Timeline of Colour
Let’s journey through the history of colour; from its simple beginnings to the complex role it has in the world today.
The birth of colour – 40,000 years ago
Right from the start, humans used colour as a signal, a marker, and more prominently— for art. Palaeolithic cave paintings are some of the first examples of primitive experimental art. Dirt, earth, crushed stone, ground bone and charcoal were combined with animal fat, saliva or water to create a paste. If these mixtures contained earth rich in iron oxide, the high clay content meant the substance had a paint-like consistency. Like SFXC’s oxide pigments, these materials were highly resistant to weathering. Even so, it is amazing to think that drawings from our prehistory have stood the test of time of thousands of years. However, as you would expect, the texture would have been sub-par compared to the finely milled, impurity-free pigments available nowadays.
Ancient Egypt – 3000 BC
Ancient Egyptians used ground pigments in black, browns, reds, blues and greens colours. The natural world strongly influenced their decorative accomplishments, so green and blue were especially prevalent in their designs. Egyptian blue, or calcium copper silicate, originated from this era. It adorns the inside of pyramids and Tutankhamun’s famous tomb. Early binders included egg, gums, resins and wax. SFXC has high-quality binders available for a range of uses. Click here to view our Chemicals and Binders section.
Fruit and vegetable dyes were the original stains for textile materials. A yellowy orange dye can be made from onions. Avocado skins and beetroot create a purply-pink colour. Ingeniously, by fixing vegetable dyes with powders such as chalk or clay, ancient Egyptians were the first to manufacture Lake pigments. View our synthetic Lake pigments here.
Ancient Greece – 700 to 480 BC
Greek painters used lead white (made from metallic lead and vinegar) as the background colour for their frescoes. Lead is poisonous to humans, but the Greeks couldn't get enough of it, because it gave their paintings a fast drying time. A less toxic alternative was founded in the 1800s. Once heated, zinc oxide has a better opacity than lead. This new substance was named as ‘Chinese white’.
Roman Empire– 27 BC to 476 AD
Rich greens and deep reds reflected wealth and a high status in Roman society. Tyrian purple (derived from sea snails) was vastly popular in textiles and art, but its prized symbolism meant the colour was limited to the upper classes.
During this period, Vermilion red was utilized in its natural form, ‘cinnabar’. The Romans cut the cost of this expensive material by blending it with red ochre. They combied this with a wax emulsion made from salt water, potassium carbonate and boiled beeswax. After drying and bleaching it in the sun, the resulting paste was used in paintings and art. This vibrant colour can be found on murals in the historic ruins of Herculaneum and Pompeii. For a modern option, try our Venetian Red Oxide pigment. Sienna earth or ‘umber’ is an earthy brown colour and is made mostly of iron and manganese oxides. If you're looking for deep red-browns, we love our trusty Rust Red Oxide pigment.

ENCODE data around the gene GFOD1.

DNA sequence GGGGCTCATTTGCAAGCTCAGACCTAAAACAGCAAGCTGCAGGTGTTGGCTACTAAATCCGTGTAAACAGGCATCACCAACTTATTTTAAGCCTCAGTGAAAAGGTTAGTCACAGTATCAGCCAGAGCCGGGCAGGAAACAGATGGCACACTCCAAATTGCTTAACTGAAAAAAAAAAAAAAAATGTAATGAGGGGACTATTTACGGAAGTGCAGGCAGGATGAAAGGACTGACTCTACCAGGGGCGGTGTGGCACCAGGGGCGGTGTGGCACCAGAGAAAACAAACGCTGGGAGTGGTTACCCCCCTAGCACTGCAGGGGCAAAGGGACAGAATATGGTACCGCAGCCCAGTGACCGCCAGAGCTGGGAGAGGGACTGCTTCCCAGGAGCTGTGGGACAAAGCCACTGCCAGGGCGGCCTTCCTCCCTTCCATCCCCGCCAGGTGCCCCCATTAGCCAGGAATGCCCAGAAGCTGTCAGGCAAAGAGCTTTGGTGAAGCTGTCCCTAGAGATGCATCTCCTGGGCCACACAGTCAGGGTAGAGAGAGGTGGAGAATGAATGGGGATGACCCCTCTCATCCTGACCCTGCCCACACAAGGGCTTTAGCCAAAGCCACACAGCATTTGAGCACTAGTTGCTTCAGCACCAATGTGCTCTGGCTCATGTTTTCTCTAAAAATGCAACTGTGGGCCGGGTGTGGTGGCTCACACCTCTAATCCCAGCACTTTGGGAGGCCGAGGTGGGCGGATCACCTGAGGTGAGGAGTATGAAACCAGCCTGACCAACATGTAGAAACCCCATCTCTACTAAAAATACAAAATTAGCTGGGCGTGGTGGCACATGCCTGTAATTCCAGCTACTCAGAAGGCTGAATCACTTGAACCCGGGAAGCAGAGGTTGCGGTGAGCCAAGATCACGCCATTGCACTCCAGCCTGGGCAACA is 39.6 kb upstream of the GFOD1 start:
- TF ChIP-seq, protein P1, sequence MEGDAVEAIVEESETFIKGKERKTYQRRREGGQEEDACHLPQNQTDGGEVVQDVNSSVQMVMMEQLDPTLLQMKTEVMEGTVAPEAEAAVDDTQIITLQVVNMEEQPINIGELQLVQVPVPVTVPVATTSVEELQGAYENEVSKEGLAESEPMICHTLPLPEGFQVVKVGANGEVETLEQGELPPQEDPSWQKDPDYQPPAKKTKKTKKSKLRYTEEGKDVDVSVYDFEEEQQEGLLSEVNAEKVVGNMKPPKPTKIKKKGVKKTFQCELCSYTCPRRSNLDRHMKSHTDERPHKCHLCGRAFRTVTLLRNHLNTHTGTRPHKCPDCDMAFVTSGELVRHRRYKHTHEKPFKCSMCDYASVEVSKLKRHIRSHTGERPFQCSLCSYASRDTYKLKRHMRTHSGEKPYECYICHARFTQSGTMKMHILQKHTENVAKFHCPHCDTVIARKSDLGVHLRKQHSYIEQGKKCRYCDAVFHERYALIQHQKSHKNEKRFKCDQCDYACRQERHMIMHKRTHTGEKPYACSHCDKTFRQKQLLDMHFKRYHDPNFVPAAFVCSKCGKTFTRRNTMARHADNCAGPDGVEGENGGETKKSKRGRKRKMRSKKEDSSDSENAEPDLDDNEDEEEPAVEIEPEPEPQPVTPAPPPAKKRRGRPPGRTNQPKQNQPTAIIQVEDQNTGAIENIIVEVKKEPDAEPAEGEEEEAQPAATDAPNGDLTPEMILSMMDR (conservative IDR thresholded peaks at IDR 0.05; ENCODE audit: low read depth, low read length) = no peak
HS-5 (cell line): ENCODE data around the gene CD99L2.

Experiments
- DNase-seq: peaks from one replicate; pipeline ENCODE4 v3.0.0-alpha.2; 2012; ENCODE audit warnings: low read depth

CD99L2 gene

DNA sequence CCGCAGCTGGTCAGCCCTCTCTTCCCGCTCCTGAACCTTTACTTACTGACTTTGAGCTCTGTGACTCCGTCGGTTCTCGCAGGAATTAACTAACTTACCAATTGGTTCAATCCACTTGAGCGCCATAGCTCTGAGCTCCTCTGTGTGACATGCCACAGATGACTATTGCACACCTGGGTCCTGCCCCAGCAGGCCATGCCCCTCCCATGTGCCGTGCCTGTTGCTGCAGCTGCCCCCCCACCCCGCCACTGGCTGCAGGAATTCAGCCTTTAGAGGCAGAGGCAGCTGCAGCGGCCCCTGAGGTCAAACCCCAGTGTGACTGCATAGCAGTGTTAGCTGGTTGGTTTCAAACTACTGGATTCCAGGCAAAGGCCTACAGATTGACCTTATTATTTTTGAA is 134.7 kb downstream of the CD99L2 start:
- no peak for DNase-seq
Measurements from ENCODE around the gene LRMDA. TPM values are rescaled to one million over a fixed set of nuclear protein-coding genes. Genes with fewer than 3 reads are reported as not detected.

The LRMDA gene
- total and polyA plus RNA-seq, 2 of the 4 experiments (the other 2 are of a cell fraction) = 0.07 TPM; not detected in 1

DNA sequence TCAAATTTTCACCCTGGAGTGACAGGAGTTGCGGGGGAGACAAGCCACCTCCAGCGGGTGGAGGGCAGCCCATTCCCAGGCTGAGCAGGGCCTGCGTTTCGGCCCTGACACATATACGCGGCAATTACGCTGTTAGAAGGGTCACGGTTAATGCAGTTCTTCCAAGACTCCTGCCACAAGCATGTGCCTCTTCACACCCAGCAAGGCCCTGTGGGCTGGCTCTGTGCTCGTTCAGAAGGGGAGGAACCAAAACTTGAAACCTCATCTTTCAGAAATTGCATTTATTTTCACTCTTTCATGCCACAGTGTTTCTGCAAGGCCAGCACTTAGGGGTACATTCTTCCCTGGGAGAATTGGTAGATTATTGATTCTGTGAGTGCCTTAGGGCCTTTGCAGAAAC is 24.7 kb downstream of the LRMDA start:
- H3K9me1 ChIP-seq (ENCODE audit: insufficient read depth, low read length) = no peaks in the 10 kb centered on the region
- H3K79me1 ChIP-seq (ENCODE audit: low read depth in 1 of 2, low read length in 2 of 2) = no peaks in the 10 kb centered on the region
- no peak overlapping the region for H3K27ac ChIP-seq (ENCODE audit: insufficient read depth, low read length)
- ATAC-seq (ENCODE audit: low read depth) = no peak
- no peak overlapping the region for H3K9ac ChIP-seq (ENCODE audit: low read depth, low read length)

Pigments like red ochre and yellow ochre were prized by Renaissance artists such as Michelangelo. Carmine lake derives its vibrant red hue from cochineal beetles. It was vastly popular with the Aztecs. Rembrandt, another Classical painter, used lead white to depict flesh tones.
Ultramarine, a beautiful blue, is made from lapus lazuli (lazurite), which is predominantly sourced from Afghanistan. This elegant blue coloured the clothing for the Virgin Mary and other religious figures in numerous Renaissance paintings. During this time, it was more costly than gold! SFXC’s Electric Blue Oxide pigment is a far more affordable replica . . .
In the 15th century, egg—a common binder at the time—traded places with linseed oil. Naturally, the oil added a depth and richness to paintings unseen by artists before. Fortunately, this change removed the need for pigments to be grinded before use.
Victorian era – 19th century
Paint in the Victorian era contained a high concentration of lead, which as already mentioned, is highly toxic. Rooms with ornamental objects and furnishings were painted with a red such as cadmium red. Green hues were preferred in rooms designed for relaxation, such as drawing rooms. Not only are these strong colours attractive, at the time, they were ideal too for covering the black ash that tainted walls that housed a fireplace or stove.